Wireless communication has become an intrinsic part of modern implantable medical devices (IMDs). Recent work, however, has demonstrated that wireless connectivity can be exploited to compromise the confidentiality of IMDs' transmitted data or to send unauthorized commands to IMDs. The key challenge in addressing these attacks stems from the difficulty of modifying or replacing already-implanted IMD.

This research explores the feasibility of protecting an implantable device from such attacks without modifying the device itself. It develops a solution that delegates the security of an IMD to a personal base station called the shield. The shield introduces a novel radio design that allows it to jam the IMD's messages, preventing others from decoding them while being able to decode them itself. It can also jam unauthorized commands --even those that try to alter the shield's own transmissions.

The research delivers a novel full-duplex radio design that, in contrast to past work, has no requirements on antenna separation and hence can be built into a wearable device. It also delivers the first non-invasive security mechanism for securing IMDs? communications without modifying them. Finally, it increases the resilience of wireless medical devices to jamming attacks, bad channel conditions, and interference.

By enabling medical devices to leverage wireless communication without incurring security risks, the research can improve the quality of life for patients and reduce the cost of healthcare systems. The broader impact plan also includes academic publications, integration in educational programs, and working with the medical device industry.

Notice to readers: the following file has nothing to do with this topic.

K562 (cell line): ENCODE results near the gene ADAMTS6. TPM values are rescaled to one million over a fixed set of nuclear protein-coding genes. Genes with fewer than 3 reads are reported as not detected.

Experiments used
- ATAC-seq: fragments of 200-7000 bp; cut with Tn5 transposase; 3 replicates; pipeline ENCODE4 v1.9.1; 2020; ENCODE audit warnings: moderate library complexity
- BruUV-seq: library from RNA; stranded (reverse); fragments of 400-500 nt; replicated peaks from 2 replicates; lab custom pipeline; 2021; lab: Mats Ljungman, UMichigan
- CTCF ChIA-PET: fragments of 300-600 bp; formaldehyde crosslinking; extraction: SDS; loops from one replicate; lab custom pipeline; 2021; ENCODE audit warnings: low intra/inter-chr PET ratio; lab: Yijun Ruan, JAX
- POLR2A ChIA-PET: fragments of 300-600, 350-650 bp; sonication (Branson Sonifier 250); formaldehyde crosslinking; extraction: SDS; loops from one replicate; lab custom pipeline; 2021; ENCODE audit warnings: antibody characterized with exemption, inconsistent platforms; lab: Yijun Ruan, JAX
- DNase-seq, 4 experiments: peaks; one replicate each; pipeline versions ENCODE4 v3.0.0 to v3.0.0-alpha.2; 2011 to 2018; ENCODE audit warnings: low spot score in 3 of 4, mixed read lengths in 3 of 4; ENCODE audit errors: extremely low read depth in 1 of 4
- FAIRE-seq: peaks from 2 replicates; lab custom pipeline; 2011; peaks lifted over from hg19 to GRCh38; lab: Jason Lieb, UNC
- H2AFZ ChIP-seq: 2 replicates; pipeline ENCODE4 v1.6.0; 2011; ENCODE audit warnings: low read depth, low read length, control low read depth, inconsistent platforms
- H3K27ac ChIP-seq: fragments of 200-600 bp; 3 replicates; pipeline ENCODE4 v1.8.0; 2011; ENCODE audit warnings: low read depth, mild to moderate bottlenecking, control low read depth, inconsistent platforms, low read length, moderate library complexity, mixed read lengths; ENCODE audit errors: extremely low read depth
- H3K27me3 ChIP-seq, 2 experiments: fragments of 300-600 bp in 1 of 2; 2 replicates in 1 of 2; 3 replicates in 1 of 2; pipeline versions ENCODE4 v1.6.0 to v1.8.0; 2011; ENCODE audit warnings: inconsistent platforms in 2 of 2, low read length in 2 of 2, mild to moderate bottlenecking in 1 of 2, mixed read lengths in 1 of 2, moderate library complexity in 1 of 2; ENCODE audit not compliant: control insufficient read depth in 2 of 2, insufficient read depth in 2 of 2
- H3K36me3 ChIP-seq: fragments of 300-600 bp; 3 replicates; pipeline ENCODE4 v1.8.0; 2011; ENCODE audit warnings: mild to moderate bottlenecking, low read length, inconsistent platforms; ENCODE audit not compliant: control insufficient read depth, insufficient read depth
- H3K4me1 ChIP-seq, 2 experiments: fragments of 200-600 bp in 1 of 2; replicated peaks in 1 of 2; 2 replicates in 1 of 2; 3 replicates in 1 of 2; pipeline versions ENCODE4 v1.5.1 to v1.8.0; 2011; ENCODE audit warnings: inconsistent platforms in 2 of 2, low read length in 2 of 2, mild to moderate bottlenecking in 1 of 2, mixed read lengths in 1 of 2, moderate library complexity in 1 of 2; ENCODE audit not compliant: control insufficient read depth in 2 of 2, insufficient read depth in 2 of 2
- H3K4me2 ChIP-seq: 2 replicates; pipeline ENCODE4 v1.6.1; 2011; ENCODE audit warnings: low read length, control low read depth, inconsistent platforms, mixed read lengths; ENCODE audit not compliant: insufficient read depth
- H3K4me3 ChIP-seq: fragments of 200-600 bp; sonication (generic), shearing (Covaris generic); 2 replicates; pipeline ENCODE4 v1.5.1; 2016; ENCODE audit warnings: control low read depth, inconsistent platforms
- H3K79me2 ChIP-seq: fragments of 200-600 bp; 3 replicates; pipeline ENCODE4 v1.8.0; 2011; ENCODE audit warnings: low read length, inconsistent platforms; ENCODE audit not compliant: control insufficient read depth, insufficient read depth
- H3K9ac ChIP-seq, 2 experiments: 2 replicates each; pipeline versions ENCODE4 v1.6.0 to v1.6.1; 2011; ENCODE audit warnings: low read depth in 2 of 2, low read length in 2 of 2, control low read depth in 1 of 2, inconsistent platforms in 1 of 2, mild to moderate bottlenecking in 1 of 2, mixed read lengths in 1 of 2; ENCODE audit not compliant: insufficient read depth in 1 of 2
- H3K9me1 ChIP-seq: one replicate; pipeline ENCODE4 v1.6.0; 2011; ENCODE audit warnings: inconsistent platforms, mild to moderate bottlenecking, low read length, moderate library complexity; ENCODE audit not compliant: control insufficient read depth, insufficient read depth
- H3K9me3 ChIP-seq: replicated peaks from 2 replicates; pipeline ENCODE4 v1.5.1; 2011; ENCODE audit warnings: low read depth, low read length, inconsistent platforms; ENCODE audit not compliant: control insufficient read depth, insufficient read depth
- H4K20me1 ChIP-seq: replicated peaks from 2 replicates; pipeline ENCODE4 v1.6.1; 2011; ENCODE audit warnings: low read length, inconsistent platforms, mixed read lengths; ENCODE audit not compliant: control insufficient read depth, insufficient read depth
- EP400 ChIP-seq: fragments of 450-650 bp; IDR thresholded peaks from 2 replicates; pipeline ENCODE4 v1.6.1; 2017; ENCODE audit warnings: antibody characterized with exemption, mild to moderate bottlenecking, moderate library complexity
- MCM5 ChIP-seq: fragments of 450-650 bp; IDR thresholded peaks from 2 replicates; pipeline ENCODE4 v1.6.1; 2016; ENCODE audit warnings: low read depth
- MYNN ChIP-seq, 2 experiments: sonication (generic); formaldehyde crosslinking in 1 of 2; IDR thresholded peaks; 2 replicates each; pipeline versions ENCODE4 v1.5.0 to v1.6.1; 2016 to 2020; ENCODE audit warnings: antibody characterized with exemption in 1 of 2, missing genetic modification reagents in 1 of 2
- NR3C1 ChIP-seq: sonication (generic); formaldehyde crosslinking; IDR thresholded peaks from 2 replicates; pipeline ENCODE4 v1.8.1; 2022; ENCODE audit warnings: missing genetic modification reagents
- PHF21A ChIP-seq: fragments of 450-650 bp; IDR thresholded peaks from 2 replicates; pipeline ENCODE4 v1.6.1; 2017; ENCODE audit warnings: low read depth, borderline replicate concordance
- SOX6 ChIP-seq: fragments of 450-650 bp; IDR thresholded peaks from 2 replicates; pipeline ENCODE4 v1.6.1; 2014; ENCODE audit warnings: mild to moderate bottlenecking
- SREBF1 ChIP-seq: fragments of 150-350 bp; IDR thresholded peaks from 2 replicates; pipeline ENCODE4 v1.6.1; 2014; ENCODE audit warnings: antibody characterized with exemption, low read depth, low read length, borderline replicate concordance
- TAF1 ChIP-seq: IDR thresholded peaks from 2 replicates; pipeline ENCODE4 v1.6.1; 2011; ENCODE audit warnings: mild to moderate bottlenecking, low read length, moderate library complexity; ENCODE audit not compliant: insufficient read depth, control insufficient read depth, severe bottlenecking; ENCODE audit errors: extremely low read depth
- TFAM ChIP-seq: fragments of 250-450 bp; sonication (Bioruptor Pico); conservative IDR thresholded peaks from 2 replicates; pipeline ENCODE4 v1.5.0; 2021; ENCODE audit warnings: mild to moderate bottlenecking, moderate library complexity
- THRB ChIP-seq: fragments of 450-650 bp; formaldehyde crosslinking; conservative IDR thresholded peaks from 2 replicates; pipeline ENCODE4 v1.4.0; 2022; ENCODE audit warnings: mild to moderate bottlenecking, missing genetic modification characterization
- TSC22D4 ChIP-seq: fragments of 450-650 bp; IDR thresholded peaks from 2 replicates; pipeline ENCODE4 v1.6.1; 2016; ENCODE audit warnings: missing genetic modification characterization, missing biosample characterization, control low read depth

Project Report

This project has focused on developing wireless technologies that can improve the security and performance of medical devices. The research has studied the security of wireless communication in modern medical implants. It demonstrated that implants like cardiac defibrillators and pacemakers are susceptible to attacks on their communication channels, including attacks that can change the patient’s treatment or make the implant send electric shocks to the heart. The research developed the first solution that can protect medical implants from such attacks without requiring any modification to the implanted devices. The research has also studied the security of RFIDs which are used for access control and to track medical devices in multiple hospitals. It demonstrated that current RFIDs are insecure, and developed new methods that protect the security of RFIDs, while taking into account their power and computation constraints. In particular, the research developed the first technology that can protect RFIDs from eavesdropping attacks mounted by an adversary with a very large number of MIMO antennas. Finally, we have developed new wireless systems that can track human motion without requiring any wearable devices. These solutions are suitable for elderly monitoring and fall detection. These solutions are the first to deliver highly accurate tracking capabilities using purely RF reflections off the human body.

National Science Foundation (NSF)
Division of Computer and Network Systems (CNS)
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Thyagarajan Nandagopal
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Massachusetts Institute of Technology
United States
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